On 9 March Horizons Corporate Advisory partner Lucia Netti and Pier-Domenico Peirone of Pathways (Shanghai) Co Ltd (Horizons Group) participated in a webinar on the impact the COVID-19 epidemic is having on companies and international trade. The webinar was organised by Confindustria Bergamo, an Italian management consulting company.
During the webinar, Ms. Netti and Mr. Peirone discussed how China-based foreign-invested businesses can address the coronavirus situation from a practical standpoint. This included issues related to international commerce such as breach of commercial contracts and how to best manage subsidiaries in China.
For Mr. Peirone, he addressed the economic measures that Chinese governmental authorities have put forth to help sustain the economy and support all companies, both local and foreign-invested. The most pressing point in this matter is that businesses ensure they are fully in compliance measures put forth by the Chinese governmental authorities.
More than just compliance, Ms. Netti and Mr. Peirone also shared insights on how enterprises can act to leverage the measures to their advantage.
The underlying message shared during the seminar is that foreign-invested companies in China need to figure out quickly how to best manage the coronavirus effect, not only for the now, but for the future going forward. All indications are that COVID-19 is going to have long-term effects for a great many businesses worldwide; that effect is sure to linger for quite some time.
Despite the “doom and gloom” global atmosphere, we can see that right now in China — the place most affected by the virus — foreign-invested businesses are moving to get fully back on track. However, for them to do so in the most effective way requires paying close, smart attention to the COVID-19 measures set forth by the China authorities.
For Horizons, our China and Italy offices are working hard together at helping clients have a clear understanding of what both the Measures entail and what are the best practices for businesses in mitigating the effect of COVID-19.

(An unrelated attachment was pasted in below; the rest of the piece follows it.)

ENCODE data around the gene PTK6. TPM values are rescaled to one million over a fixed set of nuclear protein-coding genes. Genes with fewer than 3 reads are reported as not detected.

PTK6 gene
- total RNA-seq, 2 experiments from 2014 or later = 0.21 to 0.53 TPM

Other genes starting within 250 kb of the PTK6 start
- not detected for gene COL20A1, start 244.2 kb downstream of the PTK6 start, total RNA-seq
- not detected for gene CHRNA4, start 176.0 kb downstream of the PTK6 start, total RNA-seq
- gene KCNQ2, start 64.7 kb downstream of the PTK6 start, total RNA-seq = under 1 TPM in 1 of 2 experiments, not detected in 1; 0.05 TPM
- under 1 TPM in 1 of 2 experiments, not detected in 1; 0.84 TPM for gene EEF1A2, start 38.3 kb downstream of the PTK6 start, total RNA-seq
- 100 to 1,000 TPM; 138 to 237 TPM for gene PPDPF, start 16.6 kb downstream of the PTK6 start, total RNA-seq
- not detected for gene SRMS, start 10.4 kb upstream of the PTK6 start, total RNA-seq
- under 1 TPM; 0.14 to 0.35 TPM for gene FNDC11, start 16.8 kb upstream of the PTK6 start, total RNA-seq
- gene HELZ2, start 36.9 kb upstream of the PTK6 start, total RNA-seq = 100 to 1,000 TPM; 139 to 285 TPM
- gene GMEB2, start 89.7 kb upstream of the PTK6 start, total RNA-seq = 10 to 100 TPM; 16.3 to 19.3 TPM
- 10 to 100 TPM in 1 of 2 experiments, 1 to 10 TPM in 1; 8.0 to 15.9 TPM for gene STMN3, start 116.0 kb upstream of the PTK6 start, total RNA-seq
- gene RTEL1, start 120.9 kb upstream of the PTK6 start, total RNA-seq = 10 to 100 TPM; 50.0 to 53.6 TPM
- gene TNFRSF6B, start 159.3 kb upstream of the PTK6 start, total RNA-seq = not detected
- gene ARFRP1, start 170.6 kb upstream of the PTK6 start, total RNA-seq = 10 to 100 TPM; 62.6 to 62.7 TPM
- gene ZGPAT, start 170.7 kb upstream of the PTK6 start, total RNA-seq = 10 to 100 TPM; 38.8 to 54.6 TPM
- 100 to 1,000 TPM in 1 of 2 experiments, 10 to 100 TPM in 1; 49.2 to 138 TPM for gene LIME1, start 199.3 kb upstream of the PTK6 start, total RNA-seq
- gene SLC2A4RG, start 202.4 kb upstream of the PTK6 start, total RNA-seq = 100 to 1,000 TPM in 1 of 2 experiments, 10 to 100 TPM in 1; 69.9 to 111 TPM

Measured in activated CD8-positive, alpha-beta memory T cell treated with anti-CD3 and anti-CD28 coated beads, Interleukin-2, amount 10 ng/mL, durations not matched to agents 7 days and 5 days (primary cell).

According to Horizons partner Lucia Myriman Netti, the most pressing issues for China-based foreign-invested companies is the need to address the prospect of “force majeure” clauses in contracts and overall management of China-based companies, which includes the well-being of personal and overall operations.
“The coronavirus epidemic has had a significant impact on the production and distribution chain,” says Ms. Netti. “Companies were and are in a situation of not being able to fulfill contracts, in whole or in part, because they are unable to produce and supply, or be supplied by third-party suppliers, and then perform the contract in turn. In this period, it is common to talk about ‘force majeure’, but to define if we are really in a situation of ‘force majeure’, it is necessary to analyse, in a very clear and concrete way, the whole history of the transaction.
“You have to go beyond the general principles of addressing a corporate crisis and find the real problem and then formulate real and applicable solutions that can help companies and reduce risks and damages in practice. Such solutions must be analyzed and evaluated not only for solutions to contractual problems, but also with reference as to how to manage your company or companies in China during this health emergency in a way that it allows enterprises to make use of what’s granted in China. For Horizons, this is at the heart of our serving companies in times of crisis and beyond.”
This content appears as a courtesy of Horizons Corporate Advisory, a proud member of the China Collaborative Group (CCG Association). It is informational in nature and does not constitute legal advice or establish an attorney-client relationship between you and its author, publisher or any member of CCG. For more information, please visit www.horizons-advisory.com.